In a 2008 interview, Bugge Wesseltoft
spoke of his despair at seeing civilians suffer throughout history, unable to protect their families and children from wars. He also noted that watching such events unfold from the safety of his Norwegian homeland was painful. Wesseltoft had recently released his superb album IM
(Jazzland Recordings, 2007) which found him on reflective form at the piano.
Come the pandemic of 2020, Wesseltoft was caught in a similar climate of fear to those with whom he had expressed sympathy. Having to safeguard his loved ones at all costs was a situation he dreaded most. Not surprisingly, the music he now offers from this period echoes the quietly intense sounds of IM
, where a sense of cultural trauma and healing flows throughout. Even the album's title Be Am
expresses the need for spiritual courage amid a context of anxiety. Indeed, the twelve sketches presented here remind us of music's pivotal role as a mental tonic.
Raised in Skien, south-west of Oslo, Wesseltoft is the founder of Jazzland, and a composer to speak of in the same breath as Keith Jarrett
, Espen Eriksen
or Abdullah Ibrahim
. His various group projects include the stellar trio Rymden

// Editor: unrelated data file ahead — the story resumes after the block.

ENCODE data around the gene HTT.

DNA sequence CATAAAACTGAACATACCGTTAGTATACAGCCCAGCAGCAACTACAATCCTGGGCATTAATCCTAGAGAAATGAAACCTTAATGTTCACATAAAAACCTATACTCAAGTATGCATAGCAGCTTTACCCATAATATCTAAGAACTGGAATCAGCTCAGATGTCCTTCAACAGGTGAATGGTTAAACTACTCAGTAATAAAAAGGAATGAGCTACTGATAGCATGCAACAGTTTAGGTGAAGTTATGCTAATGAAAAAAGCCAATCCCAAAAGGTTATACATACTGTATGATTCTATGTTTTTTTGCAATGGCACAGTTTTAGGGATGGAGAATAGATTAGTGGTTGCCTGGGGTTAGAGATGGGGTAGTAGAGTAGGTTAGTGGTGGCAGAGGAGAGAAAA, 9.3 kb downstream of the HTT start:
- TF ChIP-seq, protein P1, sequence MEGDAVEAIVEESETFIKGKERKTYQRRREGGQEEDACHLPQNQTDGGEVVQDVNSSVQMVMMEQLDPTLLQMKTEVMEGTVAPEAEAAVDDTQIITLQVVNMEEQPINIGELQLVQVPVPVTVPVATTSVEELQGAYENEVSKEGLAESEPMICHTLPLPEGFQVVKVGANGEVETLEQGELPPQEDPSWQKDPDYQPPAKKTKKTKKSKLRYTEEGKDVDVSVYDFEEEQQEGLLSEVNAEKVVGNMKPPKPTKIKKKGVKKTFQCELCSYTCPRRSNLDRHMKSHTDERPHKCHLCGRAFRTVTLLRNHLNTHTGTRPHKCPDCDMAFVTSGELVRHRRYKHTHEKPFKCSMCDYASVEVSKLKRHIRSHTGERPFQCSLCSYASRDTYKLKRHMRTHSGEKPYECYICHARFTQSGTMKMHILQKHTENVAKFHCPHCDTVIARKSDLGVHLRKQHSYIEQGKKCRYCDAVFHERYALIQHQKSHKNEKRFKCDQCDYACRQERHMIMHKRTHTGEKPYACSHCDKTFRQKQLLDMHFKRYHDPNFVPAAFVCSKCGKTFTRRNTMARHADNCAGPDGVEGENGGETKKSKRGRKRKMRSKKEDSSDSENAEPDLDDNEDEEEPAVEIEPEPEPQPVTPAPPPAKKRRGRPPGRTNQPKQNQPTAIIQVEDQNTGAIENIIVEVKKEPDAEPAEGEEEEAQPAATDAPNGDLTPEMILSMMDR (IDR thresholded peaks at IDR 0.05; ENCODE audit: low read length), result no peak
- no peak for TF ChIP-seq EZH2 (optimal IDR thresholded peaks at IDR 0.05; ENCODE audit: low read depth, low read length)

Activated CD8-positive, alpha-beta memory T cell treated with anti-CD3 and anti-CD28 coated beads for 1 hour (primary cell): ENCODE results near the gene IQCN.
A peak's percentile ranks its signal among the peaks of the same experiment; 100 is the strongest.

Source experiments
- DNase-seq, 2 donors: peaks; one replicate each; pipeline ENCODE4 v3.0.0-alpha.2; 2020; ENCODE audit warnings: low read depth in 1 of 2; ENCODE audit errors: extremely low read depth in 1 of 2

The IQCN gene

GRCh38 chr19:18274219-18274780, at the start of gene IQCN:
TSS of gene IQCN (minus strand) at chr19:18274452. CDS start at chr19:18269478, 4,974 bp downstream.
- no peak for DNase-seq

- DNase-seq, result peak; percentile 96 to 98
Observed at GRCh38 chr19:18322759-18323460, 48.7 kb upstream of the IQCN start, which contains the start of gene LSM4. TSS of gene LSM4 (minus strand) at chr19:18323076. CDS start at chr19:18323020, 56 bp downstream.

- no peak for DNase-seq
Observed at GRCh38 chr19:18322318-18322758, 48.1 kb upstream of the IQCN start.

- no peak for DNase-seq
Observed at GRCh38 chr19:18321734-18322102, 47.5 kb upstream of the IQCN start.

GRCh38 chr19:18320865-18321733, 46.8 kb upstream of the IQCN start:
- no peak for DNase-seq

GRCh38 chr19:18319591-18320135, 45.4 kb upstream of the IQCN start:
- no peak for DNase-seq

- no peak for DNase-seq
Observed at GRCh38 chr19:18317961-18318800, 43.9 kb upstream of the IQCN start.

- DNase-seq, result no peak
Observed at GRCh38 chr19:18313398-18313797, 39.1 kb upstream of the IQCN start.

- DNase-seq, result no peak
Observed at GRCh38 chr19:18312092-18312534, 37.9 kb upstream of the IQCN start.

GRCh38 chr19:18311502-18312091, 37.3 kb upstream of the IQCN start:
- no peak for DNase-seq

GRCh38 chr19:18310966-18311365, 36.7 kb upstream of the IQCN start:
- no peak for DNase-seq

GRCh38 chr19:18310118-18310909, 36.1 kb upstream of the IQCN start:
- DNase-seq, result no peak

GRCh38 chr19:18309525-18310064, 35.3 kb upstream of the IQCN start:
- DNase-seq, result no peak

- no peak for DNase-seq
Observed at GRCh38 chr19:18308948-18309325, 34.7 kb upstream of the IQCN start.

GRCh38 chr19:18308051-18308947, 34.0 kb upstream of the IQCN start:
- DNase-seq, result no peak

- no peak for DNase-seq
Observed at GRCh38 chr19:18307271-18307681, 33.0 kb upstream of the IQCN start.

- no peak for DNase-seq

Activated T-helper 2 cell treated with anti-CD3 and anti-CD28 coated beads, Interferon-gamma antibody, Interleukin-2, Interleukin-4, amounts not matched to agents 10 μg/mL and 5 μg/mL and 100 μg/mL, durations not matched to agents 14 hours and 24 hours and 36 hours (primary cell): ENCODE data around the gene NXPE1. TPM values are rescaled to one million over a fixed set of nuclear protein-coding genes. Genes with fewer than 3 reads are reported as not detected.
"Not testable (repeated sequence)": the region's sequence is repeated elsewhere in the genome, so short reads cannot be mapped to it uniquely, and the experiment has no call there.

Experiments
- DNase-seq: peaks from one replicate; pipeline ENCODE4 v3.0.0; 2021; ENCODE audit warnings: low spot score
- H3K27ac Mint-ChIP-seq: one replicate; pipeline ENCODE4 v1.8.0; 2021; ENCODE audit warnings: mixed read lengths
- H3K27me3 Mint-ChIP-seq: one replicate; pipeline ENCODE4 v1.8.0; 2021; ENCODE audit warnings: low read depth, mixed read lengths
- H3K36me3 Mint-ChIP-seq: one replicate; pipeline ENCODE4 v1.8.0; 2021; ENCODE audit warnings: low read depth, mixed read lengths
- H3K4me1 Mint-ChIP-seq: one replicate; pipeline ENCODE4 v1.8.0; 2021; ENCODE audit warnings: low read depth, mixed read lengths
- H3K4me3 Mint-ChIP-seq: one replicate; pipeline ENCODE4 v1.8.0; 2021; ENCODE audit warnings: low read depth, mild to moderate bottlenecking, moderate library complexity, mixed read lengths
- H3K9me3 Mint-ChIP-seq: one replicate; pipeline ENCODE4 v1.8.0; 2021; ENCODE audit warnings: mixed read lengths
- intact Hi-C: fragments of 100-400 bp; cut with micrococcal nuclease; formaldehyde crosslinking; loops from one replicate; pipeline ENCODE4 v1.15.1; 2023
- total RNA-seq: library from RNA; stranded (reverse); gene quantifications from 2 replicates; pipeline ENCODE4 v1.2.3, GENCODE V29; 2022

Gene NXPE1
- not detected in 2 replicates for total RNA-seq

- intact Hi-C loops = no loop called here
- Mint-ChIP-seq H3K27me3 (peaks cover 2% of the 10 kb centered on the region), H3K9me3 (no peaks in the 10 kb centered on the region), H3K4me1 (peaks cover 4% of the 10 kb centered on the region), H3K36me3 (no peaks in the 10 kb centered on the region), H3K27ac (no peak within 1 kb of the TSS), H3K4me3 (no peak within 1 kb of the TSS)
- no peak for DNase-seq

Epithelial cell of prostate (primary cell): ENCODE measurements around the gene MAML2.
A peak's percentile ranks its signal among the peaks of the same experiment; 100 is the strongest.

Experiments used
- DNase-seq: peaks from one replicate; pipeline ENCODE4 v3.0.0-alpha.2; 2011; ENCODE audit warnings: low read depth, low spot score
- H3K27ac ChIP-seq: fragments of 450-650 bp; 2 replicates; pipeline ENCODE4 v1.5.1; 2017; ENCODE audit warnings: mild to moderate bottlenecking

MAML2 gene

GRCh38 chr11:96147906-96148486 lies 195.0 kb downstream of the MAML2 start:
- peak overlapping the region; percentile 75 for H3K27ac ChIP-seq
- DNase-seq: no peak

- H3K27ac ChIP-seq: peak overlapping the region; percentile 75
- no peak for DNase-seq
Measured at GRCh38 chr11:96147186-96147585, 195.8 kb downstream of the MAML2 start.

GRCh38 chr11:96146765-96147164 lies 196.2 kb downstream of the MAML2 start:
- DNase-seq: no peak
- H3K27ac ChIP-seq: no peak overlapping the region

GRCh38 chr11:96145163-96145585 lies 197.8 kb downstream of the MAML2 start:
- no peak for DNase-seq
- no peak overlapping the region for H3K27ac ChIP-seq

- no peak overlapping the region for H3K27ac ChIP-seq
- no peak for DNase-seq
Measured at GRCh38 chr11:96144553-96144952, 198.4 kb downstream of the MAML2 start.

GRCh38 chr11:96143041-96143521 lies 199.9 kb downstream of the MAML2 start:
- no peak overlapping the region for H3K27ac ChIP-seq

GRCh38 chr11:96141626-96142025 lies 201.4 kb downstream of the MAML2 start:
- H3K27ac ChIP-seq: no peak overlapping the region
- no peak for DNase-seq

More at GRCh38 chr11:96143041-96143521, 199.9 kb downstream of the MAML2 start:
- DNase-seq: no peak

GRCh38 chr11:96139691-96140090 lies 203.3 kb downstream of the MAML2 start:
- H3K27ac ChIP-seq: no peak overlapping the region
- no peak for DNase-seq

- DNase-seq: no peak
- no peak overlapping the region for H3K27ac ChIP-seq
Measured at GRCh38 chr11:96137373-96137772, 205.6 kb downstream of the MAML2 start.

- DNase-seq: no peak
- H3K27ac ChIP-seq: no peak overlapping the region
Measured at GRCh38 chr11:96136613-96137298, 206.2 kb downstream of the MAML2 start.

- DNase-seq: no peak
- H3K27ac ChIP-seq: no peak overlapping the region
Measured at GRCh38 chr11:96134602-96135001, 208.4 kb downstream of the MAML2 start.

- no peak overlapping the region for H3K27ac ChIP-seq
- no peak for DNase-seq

whose album Space Sailors
(Jazzland, 2020) was an absolute cosmic belter. But the contrast here is stark, as Wesseltoft dials down the sonic booms, so each piece bears its own emotional weight. His piano has a bell-like tone on tracks such as "Deeper," where personal memories seem to be stored in each sonorous chord. Moreover, the yearning phrases of "Tide" bring a melody of great pathos, finding Wesseltoft at his most eloquent. Meanwhile, "State" is a piece of dark agitation, with hypnotic pulses and fleeting moments of dissonance. By contrast, a silvery trickle of kalimba notes on "Life" is set against some idyllic piano, book-ended by recordings of birdsong. The composer twice invites company, in the shape of Hakon Kornstad
, who pours out his saxophone's heart on "Emerging" and "Roads" over the mellow clunk of an electric piano. Elsewhere, certain track titles carry an obvious message, such as "Gonna Be Ok," where the gentle keyboard lilt has a bluesy refrain, and the restful closing number "Sunbeams Through Leaves Softly Rustling" suggests the solace of nature.
One could mistake these moody melancholy ballads for saying something sorrowful. More likely, Wesseltoft is posting them as an act of creative ecstasy, of the overwhelming joy he takes in survival. It might be partly an elegy, but Be Am
is an album made from benevolent rays of hope.
Resonate; Tide; State; Emergence; Roads; Messenger; Green; Be Am; Life; Gonna Be Ok; Deeper; Sunbeams Through Leaves Softly Rustling.